Royer - I just ran out and looked and it does have only 6 lugs. I am still hoping that I can somehow find more information on this truck. Rhonda

Edited by Grandmarhonda on 10-08-07 12:12 PM. Reason for edit: No reason given.

 
Grandmarhonda 
Member
Posts: 21

Reg: 09-14-07
10-13-07 02:48 PM - Post#1273365    
    In response to Grandmarhonda

Royer There is a picture of a Dugan Bread truck on Hankstruckpictures.com but ir is electric. There is alot of people who remember the Dugan bread trucks. I am still not giving up my hunt. Rhonda

 
Grandmarhonda 
Member
Posts: 21

Reg: 09-14-07
10-13-07 03:04 PM - Post#1273368    
    In response to Grandmarhonda

Royer Obviously Saturday night is no longer a big deal for me. I found a picture of a Helms Bakery truck at Davelindsay/SoCalCarCultu re.com that looks very similar. Rhonda

 
Royer 
Needs to Get Out More Member
Posts: 11411

Loc: Bloomfield Hills, Michiga...
Reg: 09-25-01
10-14-07 01:53 PM - Post#1273897    
    In response to Grandmarhonda

For the record, I'm pretty certain that Dugan's and Krug's (as well as other bakeries around the country) used several different kinds of trucks in their fleets. All I was saying, is that the truck you sent in a puicture of looks VERY similar to one of those I recall from the New York City area just after WW2. Your's could very well have had some other fleet history - but I think that it very likely was a bread delivery truck.

Royer

 
Grandmarhonda 
Member
Posts: 21

Reg: 09-14-07
10-16-07 05:00 PM - Post#1275494    
    In response to Royer

Royer Thanks for always answering me. I will keep up the hunt. It has become a game. Sooner or later I will figure it out. Rhonda

 
billschul_z 
Member
Posts: 1

Reg: 02-01-08
02-01-08 01:22 PM - Post#1356204    
    In response to Grandmarhonda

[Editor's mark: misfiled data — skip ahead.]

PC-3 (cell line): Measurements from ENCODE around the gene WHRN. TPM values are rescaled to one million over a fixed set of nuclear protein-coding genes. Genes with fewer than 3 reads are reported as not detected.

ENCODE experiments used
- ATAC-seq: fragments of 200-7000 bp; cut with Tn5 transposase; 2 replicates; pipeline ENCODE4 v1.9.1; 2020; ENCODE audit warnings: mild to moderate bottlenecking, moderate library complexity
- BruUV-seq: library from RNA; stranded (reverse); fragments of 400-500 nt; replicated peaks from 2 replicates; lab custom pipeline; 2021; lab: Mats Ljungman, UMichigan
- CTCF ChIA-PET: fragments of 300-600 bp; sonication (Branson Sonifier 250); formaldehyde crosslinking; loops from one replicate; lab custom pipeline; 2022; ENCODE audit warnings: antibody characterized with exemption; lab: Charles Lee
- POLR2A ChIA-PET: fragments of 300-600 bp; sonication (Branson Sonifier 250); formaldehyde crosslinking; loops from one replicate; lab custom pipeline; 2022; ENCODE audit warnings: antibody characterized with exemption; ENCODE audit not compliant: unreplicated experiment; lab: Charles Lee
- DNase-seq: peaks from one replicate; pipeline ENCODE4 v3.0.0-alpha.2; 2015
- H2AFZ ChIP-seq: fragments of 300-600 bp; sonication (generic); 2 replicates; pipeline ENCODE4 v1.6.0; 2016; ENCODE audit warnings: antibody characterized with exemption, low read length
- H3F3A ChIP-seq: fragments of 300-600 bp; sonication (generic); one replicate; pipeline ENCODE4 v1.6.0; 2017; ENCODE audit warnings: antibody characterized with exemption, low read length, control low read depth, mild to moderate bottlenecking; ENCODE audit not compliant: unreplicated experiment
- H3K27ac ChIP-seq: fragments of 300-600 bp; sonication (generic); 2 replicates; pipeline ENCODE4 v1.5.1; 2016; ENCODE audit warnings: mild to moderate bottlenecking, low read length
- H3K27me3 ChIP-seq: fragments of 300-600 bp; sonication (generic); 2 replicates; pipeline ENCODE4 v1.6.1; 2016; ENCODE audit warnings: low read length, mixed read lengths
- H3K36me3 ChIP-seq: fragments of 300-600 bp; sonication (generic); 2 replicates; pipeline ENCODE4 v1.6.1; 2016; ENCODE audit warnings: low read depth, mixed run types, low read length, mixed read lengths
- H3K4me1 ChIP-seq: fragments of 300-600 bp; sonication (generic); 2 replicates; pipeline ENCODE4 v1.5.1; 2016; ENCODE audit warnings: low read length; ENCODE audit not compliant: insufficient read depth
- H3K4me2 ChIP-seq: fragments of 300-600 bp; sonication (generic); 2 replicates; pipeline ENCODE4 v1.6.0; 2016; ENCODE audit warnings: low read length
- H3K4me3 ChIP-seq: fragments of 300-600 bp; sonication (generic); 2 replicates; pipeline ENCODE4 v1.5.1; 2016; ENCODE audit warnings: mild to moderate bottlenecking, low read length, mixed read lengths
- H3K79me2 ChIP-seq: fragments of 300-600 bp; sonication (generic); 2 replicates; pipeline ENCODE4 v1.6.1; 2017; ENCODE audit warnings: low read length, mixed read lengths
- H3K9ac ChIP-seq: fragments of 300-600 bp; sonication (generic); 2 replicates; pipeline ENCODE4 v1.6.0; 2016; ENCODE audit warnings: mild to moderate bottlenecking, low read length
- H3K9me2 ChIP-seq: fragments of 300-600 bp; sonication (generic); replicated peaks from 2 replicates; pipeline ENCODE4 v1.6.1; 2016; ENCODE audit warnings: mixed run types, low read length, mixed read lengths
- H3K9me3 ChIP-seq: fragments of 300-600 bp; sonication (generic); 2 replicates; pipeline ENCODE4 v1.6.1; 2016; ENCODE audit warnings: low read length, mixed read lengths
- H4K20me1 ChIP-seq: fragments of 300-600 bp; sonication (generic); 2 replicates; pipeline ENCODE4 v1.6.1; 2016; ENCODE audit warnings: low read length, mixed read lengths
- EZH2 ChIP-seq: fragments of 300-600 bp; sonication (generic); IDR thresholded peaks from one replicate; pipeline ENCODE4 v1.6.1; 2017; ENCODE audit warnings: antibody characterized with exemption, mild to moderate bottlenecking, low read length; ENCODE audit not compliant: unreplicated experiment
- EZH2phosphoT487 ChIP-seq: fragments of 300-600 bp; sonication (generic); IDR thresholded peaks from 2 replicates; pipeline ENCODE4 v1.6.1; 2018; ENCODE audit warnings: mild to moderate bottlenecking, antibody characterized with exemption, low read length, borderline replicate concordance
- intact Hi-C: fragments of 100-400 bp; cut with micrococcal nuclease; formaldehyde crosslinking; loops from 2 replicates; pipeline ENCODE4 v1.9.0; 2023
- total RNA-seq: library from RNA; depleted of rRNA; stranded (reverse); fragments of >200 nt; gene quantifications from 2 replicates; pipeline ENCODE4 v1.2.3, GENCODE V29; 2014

I was surfing for "Krug Bakery" and found Grandmarhonda's thread on the red center-control delivery truck. For whatever it's worth--

Krug Bakery delivered to my home in northeast NJ during the late '40 using that very design Chevy truck. I recall the sloped lower front panel and the center door. The breadman's tray fitted nicely on the large side-to-side shelf above the engine. However, the ones Krug had were LHD, not center-mounted controls.

Something like that would make a gangbusters camper today!

Oh, one other thing... Krug also gave out small, but fun, comic books about the adventures of "Peter Wheat," a cartoon character of great moral virtue and strength. I can't recall what he looked like or anything other than the name and the impression in my old (72) brain.





 
Royer 
Needs to Get Out More Member
Posts: 11411

Loc: Bloomfield Hills, Michiga...
Reg: 09-25-01
02-01-08 01:40 PM - Post#1356217    
    In response to billschul_z

I'm glad that someone else recalls this particular type of truck as being used by Krug! I definitely recalled the unique shape from when I was a kid (born 1944) in New York City. Just couldn't be sure if it was Krug's or Dugan's (the other major bakery that made home deliveries in the NYC area around that time).

Since Krug was apparently based in or near NYC, I'd expect that the body-builder involved was likely also located somewhere around NY - or at least on the East coast.

Royer